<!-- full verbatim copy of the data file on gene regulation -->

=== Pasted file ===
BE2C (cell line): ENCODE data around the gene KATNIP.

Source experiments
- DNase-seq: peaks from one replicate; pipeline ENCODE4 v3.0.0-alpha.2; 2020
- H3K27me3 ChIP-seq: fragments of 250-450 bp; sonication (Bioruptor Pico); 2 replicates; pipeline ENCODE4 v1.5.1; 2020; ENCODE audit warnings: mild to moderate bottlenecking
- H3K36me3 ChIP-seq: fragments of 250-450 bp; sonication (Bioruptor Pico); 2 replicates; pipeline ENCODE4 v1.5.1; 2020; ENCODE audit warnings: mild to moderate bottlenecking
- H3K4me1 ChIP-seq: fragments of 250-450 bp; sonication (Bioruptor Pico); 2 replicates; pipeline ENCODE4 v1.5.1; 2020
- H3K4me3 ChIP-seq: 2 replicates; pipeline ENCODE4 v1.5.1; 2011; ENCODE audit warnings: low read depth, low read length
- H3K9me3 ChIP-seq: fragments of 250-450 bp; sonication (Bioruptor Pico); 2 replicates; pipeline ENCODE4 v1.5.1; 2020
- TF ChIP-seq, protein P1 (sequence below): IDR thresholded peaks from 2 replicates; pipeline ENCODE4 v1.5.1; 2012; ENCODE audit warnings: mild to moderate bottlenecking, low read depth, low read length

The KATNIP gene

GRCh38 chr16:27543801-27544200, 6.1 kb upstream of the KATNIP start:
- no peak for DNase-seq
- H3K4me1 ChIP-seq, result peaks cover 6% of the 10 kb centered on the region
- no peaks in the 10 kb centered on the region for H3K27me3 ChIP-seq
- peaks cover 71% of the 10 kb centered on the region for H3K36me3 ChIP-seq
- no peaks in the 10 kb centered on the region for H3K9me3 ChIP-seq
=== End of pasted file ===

BE2C (cell line): ENCODE data around the gene KATNIP.

Source experiments
- DNase-seq: peaks from one replicate; pipeline ENCODE4 v3.0.0-alpha.2; 2020
- H3K27me3 ChIP-seq: fragments of 250-450 bp; sonication (Bioruptor Pico); 2 replicates; pipeline ENCODE4 v1.5.1; 2020; ENCODE audit warnings: mild to moderate bottlenecking
- H3K36me3 ChIP-seq: fragments of 250-450 bp; sonication (Bioruptor Pico); 2 replicates; pipeline ENCODE4 v1.5.1; 2020; ENCODE audit warnings: mild to moderate bottlenecking
- H3K4me1 ChIP-seq: fragments of 250-450 bp; sonication (Bioruptor Pico); 2 replicates; pipeline ENCODE4 v1.5.1; 2020
- H3K4me3 ChIP-seq: 2 replicates; pipeline ENCODE4 v1.5.1; 2011; ENCODE audit warnings: low read depth, low read length
- H3K9me3 ChIP-seq: fragments of 250-450 bp; sonication (Bioruptor Pico); 2 replicates; pipeline ENCODE4 v1.5.1; 2020
- TF ChIP-seq, protein P1 (sequence below): IDR thresholded peaks from 2 replicates; pipeline ENCODE4 v1.5.1; 2012; ENCODE audit warnings: mild to moderate bottlenecking, low read depth, low read length

The KATNIP gene

GRCh38 chr16:27543801-27544200, 6.1 kb upstream of the KATNIP start:
- no peak for DNase-seq
- H3K4me1 ChIP-seq, result peaks cover 6% of the 10 kb centered on the region
- no peaks in the 10 kb centered on the region for H3K27me3 ChIP-seq
- peaks cover 71% of the 10 kb centered on the region for H3K36me3 ChIP-seq
- no peaks in the 10 kb centered on the region for H3K9me3 ChIP-seq